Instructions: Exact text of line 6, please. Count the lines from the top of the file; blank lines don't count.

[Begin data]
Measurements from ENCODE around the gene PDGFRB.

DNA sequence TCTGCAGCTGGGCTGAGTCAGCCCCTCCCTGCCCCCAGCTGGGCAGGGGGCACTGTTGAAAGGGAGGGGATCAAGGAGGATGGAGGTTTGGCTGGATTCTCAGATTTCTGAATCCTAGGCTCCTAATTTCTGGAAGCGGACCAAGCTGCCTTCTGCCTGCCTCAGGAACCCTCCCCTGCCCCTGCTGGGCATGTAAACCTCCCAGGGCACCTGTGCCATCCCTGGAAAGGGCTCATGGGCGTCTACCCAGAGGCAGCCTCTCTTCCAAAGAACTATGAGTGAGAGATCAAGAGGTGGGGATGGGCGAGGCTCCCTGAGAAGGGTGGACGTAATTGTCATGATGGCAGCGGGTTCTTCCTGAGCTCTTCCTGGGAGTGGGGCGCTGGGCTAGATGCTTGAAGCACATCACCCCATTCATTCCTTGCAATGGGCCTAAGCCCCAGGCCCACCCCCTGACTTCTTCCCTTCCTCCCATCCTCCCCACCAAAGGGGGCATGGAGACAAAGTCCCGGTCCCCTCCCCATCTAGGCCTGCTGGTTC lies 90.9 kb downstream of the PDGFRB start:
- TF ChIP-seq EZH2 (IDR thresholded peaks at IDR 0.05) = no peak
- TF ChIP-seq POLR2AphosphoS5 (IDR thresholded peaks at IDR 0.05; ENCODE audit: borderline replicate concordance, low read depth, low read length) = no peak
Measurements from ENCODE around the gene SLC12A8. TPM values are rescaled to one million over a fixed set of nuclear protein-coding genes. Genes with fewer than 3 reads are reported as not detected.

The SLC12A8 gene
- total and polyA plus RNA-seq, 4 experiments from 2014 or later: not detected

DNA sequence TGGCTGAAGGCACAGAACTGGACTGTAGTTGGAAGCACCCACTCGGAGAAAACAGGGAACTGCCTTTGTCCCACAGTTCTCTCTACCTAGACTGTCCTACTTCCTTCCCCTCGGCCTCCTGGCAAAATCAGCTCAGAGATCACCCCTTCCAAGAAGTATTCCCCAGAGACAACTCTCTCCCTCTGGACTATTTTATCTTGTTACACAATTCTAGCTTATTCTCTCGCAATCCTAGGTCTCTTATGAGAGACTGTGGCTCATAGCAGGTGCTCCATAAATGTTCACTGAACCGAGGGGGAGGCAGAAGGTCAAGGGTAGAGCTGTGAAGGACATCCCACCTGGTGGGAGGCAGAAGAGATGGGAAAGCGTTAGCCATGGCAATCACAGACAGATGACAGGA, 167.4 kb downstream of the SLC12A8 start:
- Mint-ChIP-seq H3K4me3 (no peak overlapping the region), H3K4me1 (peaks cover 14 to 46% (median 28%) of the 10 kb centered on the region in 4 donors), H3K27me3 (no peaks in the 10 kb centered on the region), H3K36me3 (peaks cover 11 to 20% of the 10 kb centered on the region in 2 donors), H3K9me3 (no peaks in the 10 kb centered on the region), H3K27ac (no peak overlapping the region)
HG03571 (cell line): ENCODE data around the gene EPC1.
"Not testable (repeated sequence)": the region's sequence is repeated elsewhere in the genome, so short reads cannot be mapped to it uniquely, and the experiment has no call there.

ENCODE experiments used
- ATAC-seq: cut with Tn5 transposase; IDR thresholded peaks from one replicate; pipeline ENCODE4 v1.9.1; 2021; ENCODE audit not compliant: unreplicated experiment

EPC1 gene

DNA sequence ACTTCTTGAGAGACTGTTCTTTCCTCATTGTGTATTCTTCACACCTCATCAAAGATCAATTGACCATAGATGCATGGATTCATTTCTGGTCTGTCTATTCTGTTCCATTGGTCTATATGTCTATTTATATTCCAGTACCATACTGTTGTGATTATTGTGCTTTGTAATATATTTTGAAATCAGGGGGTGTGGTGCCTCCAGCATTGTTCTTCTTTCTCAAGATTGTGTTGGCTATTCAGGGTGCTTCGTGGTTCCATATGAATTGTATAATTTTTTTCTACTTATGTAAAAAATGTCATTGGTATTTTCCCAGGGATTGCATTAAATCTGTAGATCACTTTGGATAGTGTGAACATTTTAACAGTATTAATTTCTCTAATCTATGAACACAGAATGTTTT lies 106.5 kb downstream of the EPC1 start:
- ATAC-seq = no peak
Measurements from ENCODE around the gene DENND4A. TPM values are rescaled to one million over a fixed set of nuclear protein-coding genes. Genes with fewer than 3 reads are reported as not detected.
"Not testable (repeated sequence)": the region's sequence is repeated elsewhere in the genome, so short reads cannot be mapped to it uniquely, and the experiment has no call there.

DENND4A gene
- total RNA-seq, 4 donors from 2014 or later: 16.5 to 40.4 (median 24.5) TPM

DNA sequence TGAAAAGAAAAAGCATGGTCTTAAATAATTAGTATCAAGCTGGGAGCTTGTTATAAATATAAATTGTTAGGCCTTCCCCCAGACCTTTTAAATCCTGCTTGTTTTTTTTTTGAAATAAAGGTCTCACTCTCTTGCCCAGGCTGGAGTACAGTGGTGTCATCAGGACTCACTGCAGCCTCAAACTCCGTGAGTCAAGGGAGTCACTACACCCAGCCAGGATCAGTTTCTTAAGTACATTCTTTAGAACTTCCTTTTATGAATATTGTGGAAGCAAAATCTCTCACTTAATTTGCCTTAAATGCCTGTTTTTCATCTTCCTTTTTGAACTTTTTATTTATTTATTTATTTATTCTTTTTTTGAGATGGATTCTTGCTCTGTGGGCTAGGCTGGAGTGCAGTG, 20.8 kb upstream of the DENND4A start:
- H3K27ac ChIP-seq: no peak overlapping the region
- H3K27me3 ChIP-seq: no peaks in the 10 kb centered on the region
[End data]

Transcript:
The SLC12A8 gene